Efforts to increase crop yields are critical to meeting growing demands for food from a larger, wealthier population.


University of Oxford, May 7, 2016

Call for Papers


Michaelmas 2013 Seminar Series
‘Demography, Agriculture & Food’

The Oxford Institute of Population Ageing holds Seminars every Thursday throughout Term, from 12:30 p.m. to 2.00 p.m at the Oxford Martin School 34 Broad St, Oxford OX1 3BD (with the exception of Thursday 17th October which is being held in the Oxford Institute of Population Ageing, 66 Banbury Road, OX2 6PR).
Everyone is welcome to attend.

> Seminars Programme [pdf]

> Further information:

Time & Date: Thursday 7th November, from 12.30pm to 2pm

Venue: Oxford Martin School 34 Broad St, Oxford OX1 3BD

Convenor: Professor Sarah Harper

Speaker: Kenneth Howse, Oxford Institute of Population Ageing, University of Oxford

‘The effects of an ageing farm workforce in Vietnam’


Date: 25th November

Time: 4pm

Venue: Lecture Theatre B, Department of Zoology

Title: Should we blame agriculture on all our ills

Speaker: Professor Francois Balloux, Chair in Computational Biology Systems, University College London

Please note that access to the Department of Zoology's seminar rooms and the lecture theatres in the Tinbergen Building is only allowed to those who hold a valid University card. You will be required to show your card on entry to the building.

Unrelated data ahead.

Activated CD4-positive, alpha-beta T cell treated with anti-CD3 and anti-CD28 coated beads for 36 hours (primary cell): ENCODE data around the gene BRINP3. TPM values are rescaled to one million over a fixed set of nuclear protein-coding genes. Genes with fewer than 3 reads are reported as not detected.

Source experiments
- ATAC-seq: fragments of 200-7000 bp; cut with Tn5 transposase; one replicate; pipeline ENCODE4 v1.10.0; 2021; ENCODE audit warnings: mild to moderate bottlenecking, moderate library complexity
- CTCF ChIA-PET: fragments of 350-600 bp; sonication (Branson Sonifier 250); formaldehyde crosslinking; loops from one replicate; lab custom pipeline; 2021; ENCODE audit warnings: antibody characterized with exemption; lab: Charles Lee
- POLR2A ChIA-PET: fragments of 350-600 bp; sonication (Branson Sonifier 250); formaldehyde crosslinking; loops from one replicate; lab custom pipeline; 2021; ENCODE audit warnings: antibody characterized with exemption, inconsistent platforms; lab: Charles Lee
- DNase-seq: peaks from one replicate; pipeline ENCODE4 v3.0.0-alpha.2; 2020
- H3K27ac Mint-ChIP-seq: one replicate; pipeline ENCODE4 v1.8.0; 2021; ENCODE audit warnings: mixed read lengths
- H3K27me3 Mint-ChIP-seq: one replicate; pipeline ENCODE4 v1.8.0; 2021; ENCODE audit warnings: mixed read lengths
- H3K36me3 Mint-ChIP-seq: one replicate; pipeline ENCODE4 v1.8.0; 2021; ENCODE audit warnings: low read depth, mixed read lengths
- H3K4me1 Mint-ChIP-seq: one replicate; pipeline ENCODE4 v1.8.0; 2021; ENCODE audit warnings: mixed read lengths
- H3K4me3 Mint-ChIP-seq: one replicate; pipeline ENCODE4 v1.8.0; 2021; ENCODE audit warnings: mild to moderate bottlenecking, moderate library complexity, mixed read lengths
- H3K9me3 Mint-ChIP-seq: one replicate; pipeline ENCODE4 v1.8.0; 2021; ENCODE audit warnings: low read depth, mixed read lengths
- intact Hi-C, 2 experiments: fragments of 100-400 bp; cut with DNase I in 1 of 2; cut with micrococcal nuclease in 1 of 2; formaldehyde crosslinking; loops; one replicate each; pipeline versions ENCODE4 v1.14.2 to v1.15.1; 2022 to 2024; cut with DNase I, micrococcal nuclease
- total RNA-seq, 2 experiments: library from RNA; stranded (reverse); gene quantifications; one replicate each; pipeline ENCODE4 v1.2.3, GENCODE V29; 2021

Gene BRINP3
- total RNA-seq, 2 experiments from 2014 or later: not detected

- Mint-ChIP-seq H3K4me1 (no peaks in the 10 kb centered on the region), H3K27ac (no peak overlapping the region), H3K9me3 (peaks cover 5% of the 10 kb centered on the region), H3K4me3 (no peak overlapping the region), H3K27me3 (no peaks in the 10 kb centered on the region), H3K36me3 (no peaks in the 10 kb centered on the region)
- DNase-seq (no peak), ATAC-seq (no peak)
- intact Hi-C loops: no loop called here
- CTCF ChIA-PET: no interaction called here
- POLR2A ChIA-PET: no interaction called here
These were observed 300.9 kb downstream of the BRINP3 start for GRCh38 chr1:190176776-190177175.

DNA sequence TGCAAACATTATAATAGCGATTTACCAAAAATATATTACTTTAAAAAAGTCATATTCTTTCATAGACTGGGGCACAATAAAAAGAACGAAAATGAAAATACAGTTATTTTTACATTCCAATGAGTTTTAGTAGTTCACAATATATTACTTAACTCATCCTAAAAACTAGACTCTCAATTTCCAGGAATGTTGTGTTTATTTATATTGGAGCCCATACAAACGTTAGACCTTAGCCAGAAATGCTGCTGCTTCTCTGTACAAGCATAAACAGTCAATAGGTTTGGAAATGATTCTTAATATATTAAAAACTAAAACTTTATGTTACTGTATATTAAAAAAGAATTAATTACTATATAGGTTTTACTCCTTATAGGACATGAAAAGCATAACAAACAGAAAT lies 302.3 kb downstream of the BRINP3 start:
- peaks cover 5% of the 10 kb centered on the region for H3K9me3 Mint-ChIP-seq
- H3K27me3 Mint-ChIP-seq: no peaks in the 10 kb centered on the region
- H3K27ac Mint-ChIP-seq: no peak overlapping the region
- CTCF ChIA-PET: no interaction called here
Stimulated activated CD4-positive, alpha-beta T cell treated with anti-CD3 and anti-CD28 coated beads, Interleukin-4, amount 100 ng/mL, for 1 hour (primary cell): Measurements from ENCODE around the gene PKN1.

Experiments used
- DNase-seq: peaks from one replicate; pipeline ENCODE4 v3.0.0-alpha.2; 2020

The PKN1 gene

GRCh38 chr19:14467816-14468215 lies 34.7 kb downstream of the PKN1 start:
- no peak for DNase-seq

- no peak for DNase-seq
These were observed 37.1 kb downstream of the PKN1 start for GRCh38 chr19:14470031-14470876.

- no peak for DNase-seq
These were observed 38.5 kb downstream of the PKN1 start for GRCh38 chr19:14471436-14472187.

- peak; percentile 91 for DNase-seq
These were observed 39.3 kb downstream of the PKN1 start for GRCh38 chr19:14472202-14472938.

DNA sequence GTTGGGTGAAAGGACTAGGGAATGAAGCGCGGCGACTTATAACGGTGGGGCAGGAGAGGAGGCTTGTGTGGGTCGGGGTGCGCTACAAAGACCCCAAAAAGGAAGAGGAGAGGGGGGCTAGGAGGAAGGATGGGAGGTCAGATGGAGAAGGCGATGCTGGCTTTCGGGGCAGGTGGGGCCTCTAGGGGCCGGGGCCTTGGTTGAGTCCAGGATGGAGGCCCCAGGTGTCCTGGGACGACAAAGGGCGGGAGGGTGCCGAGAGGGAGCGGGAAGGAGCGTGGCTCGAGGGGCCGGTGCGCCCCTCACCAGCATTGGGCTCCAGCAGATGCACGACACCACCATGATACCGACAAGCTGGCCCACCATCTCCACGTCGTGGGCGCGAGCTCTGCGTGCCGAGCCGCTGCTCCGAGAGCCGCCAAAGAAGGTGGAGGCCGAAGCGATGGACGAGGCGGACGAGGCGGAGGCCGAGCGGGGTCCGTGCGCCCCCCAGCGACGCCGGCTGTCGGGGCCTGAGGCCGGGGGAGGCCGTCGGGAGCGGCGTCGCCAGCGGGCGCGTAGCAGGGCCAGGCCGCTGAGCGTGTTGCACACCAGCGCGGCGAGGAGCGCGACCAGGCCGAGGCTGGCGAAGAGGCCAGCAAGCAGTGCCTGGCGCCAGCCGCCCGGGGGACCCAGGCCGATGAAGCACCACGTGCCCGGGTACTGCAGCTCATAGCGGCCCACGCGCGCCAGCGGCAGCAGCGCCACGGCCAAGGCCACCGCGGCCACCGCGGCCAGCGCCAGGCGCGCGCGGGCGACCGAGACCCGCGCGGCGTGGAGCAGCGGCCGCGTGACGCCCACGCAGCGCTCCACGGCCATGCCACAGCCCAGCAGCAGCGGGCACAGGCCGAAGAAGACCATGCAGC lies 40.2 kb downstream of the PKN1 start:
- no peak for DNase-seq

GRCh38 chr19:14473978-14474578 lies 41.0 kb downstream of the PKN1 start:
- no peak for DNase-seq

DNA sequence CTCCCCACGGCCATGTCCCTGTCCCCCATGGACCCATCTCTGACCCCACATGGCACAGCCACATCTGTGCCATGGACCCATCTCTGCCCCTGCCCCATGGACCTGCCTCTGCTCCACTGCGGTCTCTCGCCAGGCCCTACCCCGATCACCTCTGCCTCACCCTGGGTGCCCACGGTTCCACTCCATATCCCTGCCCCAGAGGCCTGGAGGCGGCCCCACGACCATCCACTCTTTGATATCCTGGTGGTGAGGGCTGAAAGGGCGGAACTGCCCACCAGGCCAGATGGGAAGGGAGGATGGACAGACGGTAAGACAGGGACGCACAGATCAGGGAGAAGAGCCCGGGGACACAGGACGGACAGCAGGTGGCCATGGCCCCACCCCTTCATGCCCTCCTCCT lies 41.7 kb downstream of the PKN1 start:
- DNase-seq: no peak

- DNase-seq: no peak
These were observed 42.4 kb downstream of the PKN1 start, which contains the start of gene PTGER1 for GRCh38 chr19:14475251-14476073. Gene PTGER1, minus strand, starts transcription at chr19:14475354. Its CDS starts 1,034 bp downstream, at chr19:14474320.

Speakers: Professor Liam Dolan, Co-Director, Plants for the 21st Century Institute, Oxford Martin School and Sherardian Professor of Botany, University of Oxford & Professor Jane Langdale, Co-Director, Plants for the 21st Century Institute, Oxford Martin School and Professor of Plant Development, University of Oxford

Chair: Professor Julian Savulescu, Director, Institute for Science and Ethics; Director, Oxford Uehiro Centre for Practical Ethics and Uehiro Chair in Practical Ethics, University of Oxford

Title: Ethics and plant science – improving food yields in a changing environment

Venue: Humanities Building Lecture Theatre, 2nd Floor, Radcliffe Observatory Quarter, Woodstock Road, Oxford, OX2 6GG

Date: Friday 22 February 2013

Time: 12:00 - 13:30

This seminar is free and open to all; however booking is recommended. Sandwiches provided on a first-come, first-served basis.

This talk is now available as a video and audio file, from the Oxford Martin School website


Date: Tuesday, 30th June, 2015

Venue: Moa Room, ECI, SOGE 

Time: 10 am - 11 am

Talk title: Food safety, farming environments and sustainability: Examining lettuce production in California, and the UK

Speaker bio: Laura Driscoll is a PhD student in Environmental Science, Policy and Management at the University of California, Berkeley. She holds a B.A. and M.A. in Anthropological Sciences from Stanford University. Her Masters research explored the impacts of ecotourism on cultural identity and consumption patterns in indigenous communities living in the buffer zone of Peru's Bahuaja-Sonene National Park.